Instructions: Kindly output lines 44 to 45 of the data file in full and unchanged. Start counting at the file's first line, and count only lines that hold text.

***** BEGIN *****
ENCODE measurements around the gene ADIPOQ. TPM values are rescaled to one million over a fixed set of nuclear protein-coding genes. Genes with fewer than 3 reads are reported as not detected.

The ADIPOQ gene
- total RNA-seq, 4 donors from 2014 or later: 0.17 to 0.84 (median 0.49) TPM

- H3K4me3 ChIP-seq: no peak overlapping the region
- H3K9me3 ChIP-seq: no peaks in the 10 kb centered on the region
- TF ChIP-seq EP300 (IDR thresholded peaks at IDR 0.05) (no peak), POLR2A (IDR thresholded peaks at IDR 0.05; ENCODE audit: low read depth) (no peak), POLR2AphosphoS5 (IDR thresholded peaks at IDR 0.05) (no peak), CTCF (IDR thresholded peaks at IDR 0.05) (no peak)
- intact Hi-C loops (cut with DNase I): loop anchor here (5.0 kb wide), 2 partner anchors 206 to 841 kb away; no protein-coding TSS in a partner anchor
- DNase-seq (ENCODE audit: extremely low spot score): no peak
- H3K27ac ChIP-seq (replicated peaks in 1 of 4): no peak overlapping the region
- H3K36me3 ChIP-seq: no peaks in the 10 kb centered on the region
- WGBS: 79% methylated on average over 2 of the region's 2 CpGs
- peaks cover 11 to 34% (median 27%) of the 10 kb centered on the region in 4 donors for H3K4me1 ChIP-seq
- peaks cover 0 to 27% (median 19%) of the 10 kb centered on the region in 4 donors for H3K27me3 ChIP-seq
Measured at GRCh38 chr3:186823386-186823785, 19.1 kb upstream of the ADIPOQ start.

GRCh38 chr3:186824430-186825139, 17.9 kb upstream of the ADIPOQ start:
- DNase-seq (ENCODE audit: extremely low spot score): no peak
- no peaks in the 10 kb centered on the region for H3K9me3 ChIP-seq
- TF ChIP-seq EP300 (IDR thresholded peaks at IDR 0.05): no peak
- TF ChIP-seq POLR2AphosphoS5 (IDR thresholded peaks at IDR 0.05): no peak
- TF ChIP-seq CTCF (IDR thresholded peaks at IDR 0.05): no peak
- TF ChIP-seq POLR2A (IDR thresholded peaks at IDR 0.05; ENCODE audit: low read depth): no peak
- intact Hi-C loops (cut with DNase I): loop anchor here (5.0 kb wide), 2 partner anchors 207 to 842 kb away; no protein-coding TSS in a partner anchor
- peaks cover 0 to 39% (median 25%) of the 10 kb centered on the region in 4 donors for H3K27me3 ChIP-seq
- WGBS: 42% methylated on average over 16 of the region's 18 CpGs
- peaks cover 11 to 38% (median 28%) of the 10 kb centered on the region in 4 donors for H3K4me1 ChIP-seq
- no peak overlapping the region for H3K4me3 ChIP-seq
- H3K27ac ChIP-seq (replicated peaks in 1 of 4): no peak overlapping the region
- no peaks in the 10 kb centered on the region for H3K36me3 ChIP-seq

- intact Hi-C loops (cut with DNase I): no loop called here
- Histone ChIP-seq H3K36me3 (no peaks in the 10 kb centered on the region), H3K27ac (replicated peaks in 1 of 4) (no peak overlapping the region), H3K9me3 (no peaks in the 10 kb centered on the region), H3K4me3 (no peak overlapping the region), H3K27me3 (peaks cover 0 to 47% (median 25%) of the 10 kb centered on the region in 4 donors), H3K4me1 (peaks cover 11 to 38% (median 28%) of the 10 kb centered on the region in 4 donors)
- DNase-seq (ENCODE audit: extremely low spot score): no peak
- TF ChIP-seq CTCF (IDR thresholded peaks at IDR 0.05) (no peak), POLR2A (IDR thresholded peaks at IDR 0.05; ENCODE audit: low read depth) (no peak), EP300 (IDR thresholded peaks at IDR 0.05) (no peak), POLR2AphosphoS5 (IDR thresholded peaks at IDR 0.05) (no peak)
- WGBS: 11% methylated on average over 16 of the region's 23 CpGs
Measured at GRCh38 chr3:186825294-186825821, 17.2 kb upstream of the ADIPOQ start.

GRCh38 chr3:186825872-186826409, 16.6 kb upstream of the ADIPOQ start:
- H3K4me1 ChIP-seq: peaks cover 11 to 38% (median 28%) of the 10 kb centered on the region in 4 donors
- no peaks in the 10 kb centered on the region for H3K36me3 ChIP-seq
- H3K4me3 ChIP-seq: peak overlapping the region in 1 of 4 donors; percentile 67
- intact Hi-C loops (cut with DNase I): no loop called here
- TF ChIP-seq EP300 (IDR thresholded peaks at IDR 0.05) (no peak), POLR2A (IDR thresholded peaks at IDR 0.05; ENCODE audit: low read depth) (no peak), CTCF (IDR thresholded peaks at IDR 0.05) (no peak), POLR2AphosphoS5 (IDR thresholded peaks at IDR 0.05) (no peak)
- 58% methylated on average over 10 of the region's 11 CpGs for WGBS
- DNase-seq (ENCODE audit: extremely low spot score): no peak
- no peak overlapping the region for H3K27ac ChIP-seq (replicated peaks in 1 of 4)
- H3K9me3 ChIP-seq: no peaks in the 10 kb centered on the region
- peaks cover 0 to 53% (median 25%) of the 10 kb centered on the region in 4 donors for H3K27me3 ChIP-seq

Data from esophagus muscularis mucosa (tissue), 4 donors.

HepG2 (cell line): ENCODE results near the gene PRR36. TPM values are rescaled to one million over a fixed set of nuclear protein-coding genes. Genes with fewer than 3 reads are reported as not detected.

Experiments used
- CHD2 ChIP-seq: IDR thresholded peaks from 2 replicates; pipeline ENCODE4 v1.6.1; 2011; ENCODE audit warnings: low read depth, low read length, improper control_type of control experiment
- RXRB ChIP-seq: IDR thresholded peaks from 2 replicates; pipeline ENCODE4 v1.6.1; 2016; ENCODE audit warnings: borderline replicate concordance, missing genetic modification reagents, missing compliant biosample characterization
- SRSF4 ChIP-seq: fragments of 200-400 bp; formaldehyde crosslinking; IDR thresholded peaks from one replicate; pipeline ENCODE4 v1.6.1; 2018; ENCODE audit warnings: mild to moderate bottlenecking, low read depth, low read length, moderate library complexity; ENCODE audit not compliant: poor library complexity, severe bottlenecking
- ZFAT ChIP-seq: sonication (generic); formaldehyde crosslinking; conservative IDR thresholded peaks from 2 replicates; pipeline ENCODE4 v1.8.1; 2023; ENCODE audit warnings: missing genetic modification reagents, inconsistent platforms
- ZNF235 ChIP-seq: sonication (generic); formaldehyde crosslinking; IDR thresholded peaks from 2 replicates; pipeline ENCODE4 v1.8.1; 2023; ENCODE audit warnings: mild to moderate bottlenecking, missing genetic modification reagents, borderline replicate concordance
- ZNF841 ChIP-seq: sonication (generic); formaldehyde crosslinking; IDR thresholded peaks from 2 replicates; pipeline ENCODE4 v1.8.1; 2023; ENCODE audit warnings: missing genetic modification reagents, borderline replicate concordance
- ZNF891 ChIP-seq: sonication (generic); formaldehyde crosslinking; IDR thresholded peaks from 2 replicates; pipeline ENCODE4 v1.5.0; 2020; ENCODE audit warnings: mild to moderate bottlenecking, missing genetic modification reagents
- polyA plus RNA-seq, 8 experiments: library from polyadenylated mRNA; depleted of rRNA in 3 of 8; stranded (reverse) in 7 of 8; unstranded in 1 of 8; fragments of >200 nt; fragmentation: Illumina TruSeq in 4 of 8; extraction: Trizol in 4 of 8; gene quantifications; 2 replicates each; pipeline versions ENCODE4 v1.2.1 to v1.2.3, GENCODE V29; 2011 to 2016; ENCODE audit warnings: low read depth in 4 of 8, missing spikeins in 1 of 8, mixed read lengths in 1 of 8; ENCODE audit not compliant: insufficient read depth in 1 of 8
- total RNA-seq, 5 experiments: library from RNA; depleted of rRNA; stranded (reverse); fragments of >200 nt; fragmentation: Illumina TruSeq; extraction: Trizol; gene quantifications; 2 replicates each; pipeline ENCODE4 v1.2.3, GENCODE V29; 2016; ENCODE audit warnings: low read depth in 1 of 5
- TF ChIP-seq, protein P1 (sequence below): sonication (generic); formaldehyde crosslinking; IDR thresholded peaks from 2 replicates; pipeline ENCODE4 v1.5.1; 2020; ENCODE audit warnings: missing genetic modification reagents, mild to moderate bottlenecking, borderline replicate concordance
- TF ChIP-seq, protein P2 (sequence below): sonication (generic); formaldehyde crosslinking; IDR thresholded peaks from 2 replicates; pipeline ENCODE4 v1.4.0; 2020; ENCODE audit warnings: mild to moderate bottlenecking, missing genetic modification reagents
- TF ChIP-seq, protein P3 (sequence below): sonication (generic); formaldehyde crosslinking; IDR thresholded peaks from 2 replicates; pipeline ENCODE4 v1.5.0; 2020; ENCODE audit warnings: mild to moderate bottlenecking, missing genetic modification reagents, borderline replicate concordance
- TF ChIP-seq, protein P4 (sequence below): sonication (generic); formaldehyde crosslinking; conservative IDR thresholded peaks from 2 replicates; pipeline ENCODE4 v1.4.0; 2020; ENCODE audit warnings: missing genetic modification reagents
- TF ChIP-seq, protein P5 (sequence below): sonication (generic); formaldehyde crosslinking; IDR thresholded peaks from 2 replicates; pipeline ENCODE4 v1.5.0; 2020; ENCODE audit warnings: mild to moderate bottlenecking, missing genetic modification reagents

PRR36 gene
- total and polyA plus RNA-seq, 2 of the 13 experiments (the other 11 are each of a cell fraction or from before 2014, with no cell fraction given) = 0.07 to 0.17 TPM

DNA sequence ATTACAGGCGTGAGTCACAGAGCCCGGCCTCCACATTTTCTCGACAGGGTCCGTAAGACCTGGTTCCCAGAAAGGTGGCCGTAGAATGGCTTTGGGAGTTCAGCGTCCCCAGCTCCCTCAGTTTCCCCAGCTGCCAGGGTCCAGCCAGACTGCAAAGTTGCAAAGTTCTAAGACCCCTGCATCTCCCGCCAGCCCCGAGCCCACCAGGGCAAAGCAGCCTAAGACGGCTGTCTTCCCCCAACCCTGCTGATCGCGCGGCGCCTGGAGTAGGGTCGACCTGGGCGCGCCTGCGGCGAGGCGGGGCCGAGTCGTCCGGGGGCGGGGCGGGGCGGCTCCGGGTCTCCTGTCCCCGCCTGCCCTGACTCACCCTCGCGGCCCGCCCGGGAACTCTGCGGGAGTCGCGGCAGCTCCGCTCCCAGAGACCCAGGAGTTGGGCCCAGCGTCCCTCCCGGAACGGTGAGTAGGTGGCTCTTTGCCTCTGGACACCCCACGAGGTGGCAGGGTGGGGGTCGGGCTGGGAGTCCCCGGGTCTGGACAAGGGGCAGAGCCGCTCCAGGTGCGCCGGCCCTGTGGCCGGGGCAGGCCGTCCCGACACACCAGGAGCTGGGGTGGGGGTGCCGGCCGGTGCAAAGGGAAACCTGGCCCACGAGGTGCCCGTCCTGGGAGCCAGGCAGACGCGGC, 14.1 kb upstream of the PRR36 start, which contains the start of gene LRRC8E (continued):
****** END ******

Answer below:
- H3K9me3 ChIP-seq: no peaks in the 10 kb centered on the region
- peaks cover 0 to 53% (median 25%) of the 10 kb centered on the region in 4 donors for H3K27me3 ChIP-seq